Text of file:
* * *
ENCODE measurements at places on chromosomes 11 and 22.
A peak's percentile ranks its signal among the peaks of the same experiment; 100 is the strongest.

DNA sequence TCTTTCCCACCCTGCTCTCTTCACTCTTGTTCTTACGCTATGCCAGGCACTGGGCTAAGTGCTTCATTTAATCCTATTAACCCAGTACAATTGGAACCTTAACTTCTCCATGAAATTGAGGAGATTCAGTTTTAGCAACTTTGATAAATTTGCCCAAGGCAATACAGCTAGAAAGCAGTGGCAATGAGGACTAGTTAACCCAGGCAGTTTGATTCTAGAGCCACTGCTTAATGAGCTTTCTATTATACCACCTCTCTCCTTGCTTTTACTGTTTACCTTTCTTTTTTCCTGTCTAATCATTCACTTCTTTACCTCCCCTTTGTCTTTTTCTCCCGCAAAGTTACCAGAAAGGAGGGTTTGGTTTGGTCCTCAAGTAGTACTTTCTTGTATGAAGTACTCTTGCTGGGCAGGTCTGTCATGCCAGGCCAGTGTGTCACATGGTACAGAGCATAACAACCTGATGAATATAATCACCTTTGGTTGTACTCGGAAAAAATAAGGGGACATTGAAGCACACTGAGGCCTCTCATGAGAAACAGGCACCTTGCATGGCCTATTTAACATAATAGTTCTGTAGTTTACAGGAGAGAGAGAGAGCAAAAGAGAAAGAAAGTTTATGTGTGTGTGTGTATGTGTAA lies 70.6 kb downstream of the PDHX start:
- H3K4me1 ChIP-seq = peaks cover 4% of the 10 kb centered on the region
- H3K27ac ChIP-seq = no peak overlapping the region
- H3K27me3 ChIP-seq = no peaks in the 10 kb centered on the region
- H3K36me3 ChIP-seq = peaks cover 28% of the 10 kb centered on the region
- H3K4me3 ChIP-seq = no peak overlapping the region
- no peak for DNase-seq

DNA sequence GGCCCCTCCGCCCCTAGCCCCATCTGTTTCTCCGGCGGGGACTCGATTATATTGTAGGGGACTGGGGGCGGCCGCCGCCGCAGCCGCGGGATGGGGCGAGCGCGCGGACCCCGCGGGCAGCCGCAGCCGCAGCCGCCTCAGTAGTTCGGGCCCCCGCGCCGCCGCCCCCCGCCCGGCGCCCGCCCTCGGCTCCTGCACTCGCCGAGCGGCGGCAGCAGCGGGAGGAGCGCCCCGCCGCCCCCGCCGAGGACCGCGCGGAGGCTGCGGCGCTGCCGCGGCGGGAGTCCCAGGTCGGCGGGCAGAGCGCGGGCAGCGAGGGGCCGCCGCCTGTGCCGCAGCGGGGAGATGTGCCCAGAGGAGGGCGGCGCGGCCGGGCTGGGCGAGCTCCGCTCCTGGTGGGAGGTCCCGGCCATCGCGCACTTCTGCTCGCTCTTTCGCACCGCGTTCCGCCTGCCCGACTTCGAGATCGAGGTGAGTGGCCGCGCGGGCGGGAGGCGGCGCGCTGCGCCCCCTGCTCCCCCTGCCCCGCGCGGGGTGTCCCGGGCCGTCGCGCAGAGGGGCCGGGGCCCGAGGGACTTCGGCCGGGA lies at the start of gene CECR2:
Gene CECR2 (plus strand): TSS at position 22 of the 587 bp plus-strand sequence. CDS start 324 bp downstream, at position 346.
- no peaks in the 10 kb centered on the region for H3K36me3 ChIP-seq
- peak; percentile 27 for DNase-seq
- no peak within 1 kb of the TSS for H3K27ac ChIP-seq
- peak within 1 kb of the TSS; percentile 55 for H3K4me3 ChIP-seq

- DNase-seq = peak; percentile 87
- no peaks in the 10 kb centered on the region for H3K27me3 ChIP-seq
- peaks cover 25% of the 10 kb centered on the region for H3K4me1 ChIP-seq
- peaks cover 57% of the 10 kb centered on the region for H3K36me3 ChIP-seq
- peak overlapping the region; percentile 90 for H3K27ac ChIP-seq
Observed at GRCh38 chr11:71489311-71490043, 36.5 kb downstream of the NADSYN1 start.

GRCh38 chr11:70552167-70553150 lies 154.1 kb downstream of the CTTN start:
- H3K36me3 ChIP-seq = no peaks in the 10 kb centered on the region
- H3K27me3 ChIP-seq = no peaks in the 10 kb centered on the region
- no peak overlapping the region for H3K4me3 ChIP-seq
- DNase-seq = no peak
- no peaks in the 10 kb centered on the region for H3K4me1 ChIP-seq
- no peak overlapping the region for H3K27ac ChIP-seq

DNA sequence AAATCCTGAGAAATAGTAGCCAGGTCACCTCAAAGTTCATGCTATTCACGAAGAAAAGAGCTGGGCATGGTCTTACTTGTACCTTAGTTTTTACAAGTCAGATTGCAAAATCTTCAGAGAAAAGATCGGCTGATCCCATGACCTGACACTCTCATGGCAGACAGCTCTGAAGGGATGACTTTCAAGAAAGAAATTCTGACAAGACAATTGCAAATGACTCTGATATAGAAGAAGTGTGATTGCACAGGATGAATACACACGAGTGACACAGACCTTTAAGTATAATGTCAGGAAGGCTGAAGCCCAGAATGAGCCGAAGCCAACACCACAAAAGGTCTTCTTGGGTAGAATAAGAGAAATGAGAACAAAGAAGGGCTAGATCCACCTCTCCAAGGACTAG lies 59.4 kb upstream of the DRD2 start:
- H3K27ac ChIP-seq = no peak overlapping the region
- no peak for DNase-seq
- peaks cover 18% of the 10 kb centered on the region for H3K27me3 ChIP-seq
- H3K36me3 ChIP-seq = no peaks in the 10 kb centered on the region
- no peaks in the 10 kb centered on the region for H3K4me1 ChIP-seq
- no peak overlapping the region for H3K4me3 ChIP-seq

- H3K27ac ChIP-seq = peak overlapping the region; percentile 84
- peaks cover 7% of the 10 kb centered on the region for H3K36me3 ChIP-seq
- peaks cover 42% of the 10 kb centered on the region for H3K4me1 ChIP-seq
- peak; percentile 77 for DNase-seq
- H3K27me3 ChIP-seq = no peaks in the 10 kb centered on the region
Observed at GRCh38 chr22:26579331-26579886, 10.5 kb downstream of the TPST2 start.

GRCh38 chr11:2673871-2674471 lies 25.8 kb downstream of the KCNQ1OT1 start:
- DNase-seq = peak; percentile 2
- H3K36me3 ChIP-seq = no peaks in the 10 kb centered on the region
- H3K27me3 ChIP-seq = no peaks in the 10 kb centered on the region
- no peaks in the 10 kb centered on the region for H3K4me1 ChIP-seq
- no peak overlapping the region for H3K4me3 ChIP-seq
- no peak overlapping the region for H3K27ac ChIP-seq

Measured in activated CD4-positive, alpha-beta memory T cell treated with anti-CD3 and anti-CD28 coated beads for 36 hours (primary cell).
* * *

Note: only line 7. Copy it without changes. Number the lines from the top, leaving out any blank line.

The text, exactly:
- H3K36me3 ChIP-seq = peaks cover 28% of the 10 kb centered on the region